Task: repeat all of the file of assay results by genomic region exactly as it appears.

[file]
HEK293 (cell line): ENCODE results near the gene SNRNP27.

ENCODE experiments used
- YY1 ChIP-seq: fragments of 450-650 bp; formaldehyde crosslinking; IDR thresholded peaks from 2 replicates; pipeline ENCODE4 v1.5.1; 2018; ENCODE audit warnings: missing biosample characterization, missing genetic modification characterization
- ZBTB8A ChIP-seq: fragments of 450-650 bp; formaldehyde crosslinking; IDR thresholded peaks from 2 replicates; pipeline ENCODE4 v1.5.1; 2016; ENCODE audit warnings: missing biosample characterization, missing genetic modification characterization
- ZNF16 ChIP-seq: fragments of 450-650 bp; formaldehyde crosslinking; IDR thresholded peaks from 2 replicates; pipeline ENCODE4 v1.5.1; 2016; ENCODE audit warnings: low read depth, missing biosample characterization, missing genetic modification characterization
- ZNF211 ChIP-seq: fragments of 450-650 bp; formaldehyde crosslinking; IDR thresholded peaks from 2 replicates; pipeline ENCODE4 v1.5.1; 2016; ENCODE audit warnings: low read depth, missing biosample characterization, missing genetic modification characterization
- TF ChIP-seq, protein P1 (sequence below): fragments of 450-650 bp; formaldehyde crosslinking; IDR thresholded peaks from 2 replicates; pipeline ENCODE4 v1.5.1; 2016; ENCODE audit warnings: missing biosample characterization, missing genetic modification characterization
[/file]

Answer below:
HEK293 (cell line): ENCODE results near the gene SNRNP27.

ENCODE experiments used
- YY1 ChIP-seq: fragments of 450-650 bp; formaldehyde crosslinking; IDR thresholded peaks from 2 replicates; pipeline ENCODE4 v1.5.1; 2018; ENCODE audit warnings: missing biosample characterization, missing genetic modification characterization
- ZBTB8A ChIP-seq: fragments of 450-650 bp; formaldehyde crosslinking; IDR thresholded peaks from 2 replicates; pipeline ENCODE4 v1.5.1; 2016; ENCODE audit warnings: missing biosample characterization, missing genetic modification characterization
- ZNF16 ChIP-seq: fragments of 450-650 bp; formaldehyde crosslinking; IDR thresholded peaks from 2 replicates; pipeline ENCODE4 v1.5.1; 2016; ENCODE audit warnings: low read depth, missing biosample characterization, missing genetic modification characterization
- ZNF211 ChIP-seq: fragments of 450-650 bp; formaldehyde crosslinking; IDR thresholded peaks from 2 replicates; pipeline ENCODE4 v1.5.1; 2016; ENCODE audit warnings: low read depth, missing biosample characterization, missing genetic modification characterization
- TF ChIP-seq, protein P1 (sequence below): fragments of 450-650 bp; formaldehyde crosslinking; IDR thresholded peaks from 2 replicates; pipeline ENCODE4 v1.5.1; 2016; ENCODE audit warnings: missing biosample characterization, missing genetic modification characterization